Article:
Sophie Masloff was a woman without a college education, Jewish, and over 70 years old. She was a mayor unlike any other Pittsburgh had seen before. While she may have been unlike any other mayor, she was a Pittsburgher through and through. Her life embodied many of the things that define our city and those who live here. This made her one of our most colorful, memorable, and one of the most beloved mayors in recent history.
Pittsburgh’s 56th Mayor, Sophie Masloff was born on December 23, 1917. She was the daughter of Romanian Jewish immigrants Jennie and Louis Friedman. Her father made his living as an insurance salesman while her mother worked in a cigar factory rolling cigars. Mayor Masloff grew up during The Depression in the Hill District. Her father died when she was two. She spoke only Yiddish until she attended elementary school. Her mother never spoke a word of English. Masloff graduated from Fifth Avenue High School in 1935 and took a job right out of high school. A few years later, she took a job as a civil servant and worked as a secretary in several county government positions. Within three years, she became a clerk in the Allegheny County Court of Common Pleas. She held that position for 38 years.
At 21 she married Jack Masloff, a security guard in an office building downtown. They had one daughter, Linda, who gave the Mayer two grandchildren. Mr. Masloff died in June of 1991.
Her penchant for politics began when she was young. Seeing First Lady Eleanor Roosevelt dedicate the Bedford Dwellings housing project in Pittsburgh was the catalyst that prompted Sophie to join the Young Democrats of America organization. In 1976, she was elected to Pittsburgh City Council. She became President in January 1988 but her term was short-lived.
Mayor Richard Caliguiri died in May of that year. Pittsburgh’s city charter dictated that the President of City Council assume the office of mayor. Sophie Masloff was sworn in at the age of 70, becoming the first woman and first Jewish mayor of the city. She served out the remainder of Caliguiri’s term and then won re-election in November 1989.
When Mrs. Masloff became mayor, many were concerned that this grandmotherly woman wasn’t up to the task, especially when the city faced such daunting problems.
A 1980 Chicago Tribune article by Tom Hundley on Mayor Masloff described the problems she faced and how she performed:
Despite the aura of prosperity, there are problems. During the 1980s, Pittsburgh suffered the steepest population decline of any metropolitan area in the country. Also, 16 percent of its residents are older than age 65, compared with the national average of 11 percent–a demographic blip that may help explain Masloff’s popularity.
Expectations were not high when she took office. The city braced itself for a heavy dose of maternal politics, and there were knowing nods during her first week on the job when she ordered seven new street sweepers. “I put a great emphasis on cleanliness,” she explained.
But she has surprised observers by showing unexpected toughness and tenacity in dealing with some of Pittsburgh`s thornier issues.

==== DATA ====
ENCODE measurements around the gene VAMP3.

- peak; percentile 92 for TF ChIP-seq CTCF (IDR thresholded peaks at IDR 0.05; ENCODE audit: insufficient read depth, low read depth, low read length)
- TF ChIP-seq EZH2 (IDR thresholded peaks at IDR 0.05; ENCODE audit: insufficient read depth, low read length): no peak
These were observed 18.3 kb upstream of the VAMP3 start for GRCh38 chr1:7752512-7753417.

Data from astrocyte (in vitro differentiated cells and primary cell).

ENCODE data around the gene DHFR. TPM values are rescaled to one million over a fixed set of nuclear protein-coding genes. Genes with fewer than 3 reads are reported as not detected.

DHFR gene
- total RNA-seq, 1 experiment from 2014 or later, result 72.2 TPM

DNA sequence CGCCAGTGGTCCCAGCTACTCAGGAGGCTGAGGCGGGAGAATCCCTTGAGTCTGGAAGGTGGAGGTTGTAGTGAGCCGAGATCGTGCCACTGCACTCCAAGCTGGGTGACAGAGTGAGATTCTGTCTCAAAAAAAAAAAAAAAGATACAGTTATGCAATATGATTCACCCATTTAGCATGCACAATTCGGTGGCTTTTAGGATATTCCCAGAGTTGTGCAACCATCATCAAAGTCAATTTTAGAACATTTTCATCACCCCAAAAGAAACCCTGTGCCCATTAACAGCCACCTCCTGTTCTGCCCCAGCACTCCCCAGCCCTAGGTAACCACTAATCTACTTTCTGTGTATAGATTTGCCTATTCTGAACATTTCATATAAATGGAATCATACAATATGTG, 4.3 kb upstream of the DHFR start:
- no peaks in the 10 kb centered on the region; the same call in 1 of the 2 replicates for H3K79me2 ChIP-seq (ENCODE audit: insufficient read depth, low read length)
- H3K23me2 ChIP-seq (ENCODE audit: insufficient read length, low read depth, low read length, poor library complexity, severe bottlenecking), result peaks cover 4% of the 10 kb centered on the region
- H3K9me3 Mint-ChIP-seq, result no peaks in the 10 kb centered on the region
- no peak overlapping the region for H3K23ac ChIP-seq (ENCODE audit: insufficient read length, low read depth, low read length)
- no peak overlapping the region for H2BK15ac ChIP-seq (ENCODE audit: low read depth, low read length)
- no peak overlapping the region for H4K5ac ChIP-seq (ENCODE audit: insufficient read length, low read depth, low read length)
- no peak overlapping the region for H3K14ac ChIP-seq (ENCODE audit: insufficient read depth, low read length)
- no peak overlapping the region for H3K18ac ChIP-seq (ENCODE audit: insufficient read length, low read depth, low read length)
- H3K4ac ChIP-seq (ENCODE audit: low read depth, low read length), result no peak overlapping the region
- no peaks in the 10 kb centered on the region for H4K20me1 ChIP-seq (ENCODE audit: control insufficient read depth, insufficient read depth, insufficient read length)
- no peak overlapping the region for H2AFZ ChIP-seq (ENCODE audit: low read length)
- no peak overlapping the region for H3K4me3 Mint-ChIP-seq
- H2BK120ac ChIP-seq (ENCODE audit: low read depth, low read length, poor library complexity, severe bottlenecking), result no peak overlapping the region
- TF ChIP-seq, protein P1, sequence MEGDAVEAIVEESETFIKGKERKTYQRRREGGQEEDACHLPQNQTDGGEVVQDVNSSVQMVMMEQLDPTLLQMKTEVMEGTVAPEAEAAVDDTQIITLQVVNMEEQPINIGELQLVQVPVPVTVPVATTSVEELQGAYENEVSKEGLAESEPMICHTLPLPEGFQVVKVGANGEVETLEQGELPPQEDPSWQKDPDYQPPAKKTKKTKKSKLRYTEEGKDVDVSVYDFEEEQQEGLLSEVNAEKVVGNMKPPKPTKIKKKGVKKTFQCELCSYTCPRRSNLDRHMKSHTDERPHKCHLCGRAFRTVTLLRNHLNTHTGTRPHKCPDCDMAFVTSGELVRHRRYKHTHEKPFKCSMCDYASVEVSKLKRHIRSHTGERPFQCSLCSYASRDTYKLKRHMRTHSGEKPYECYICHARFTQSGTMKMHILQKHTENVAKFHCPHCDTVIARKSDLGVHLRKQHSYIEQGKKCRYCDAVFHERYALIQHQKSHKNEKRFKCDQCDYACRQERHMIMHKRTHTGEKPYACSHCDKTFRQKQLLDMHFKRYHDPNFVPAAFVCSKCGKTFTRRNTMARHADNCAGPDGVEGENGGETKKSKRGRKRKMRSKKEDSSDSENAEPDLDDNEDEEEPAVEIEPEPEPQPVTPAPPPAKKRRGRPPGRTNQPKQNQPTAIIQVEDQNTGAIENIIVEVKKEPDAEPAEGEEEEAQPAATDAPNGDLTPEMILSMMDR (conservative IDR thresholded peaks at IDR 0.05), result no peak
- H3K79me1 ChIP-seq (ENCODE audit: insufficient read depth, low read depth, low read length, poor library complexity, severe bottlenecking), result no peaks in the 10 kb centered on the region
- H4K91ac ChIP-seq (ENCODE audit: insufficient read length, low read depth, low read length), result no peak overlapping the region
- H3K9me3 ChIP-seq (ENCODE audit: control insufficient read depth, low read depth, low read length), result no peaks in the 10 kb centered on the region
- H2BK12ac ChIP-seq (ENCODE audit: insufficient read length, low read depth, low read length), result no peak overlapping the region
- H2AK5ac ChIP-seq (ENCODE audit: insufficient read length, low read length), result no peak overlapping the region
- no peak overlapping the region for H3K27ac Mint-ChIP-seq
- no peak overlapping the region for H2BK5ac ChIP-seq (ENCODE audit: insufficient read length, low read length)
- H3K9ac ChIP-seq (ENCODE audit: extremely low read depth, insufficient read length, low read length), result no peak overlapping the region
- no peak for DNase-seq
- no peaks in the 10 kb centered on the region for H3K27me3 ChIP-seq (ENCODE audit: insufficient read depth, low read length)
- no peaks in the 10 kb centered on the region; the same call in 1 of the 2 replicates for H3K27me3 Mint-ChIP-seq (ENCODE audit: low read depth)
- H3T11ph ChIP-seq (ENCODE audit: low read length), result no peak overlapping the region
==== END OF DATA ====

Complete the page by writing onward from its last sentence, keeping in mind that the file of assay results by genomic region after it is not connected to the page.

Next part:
She maneuvered skillfully to lower the city`s unpopular wage tax last December as part of a strategy to staunch Pittsburgh`s population loss by luring back younger families. The lost revenues will be offset by an increase in property taxes, a proposition that provoked the wrath of senior citizens.
“We had several hundred irate senior citizens at one meeting. The boos were resounding,” Masloff recalled. “But I told them that this was necessary for the sake of their children and their grandchildren.”
“What impresses me is the way she has surrounded herself with first-rate professionals. It’s the best setup I’ve seen in City Hall in a long time,” said Don Stone, an authority on municipal government at Carnegie-Mellon University.
“In many ways, she’s turning out to be a better manager than Mayor Caliguiri, who never had much time or concern for these internal administrative matters,” he said.
Some of Mayor Masloff’s other moves proved controversial, but in hindsight beneficial. She privatized several city assets that were bleeding red ink. Among them were the Pittsburgh Zoo, the National Aviary, Phipps Conservatory, and Schenley Park Golf Course.
The young people seemed to be clearing out of Pittsburgh. To counteract this Masloff slashed taxes. She was also a visionary and the first to advocate that the Steelers and Pirates each have their own venue. Both ideas came to fruition with the construction of Heinz Field and PNC Park many years after she left office.
In 1993, she declined to run for a second full term and retired to her home in Squirrel Hill. There she served as a Presidential Elector of Pennsylvania in 1996. Additionally, she acted as a delegate for the Democratic National Convention in 2000 and 2004.
On her 90th birthday in 2007, she was honored when a street near PNC Park was named Sophie Masloff Way. Mayor Masloff was also honored on September 13, 2011, when the Pittsburgh Zoo and PPG Aquarium chose to name a seal after her.
On August 17, 2014, former Mayor Masloff passed away of natural causes at the age of 96. Whether you shared Mayor Masloff’s politics or vision for the city, most people genuinely liked this pioneering public servant. Many looked upon her as the city’s grandmother. She could sometimes be uncool, but you never doubted that she loved the city and wanted the best for it and those who live here.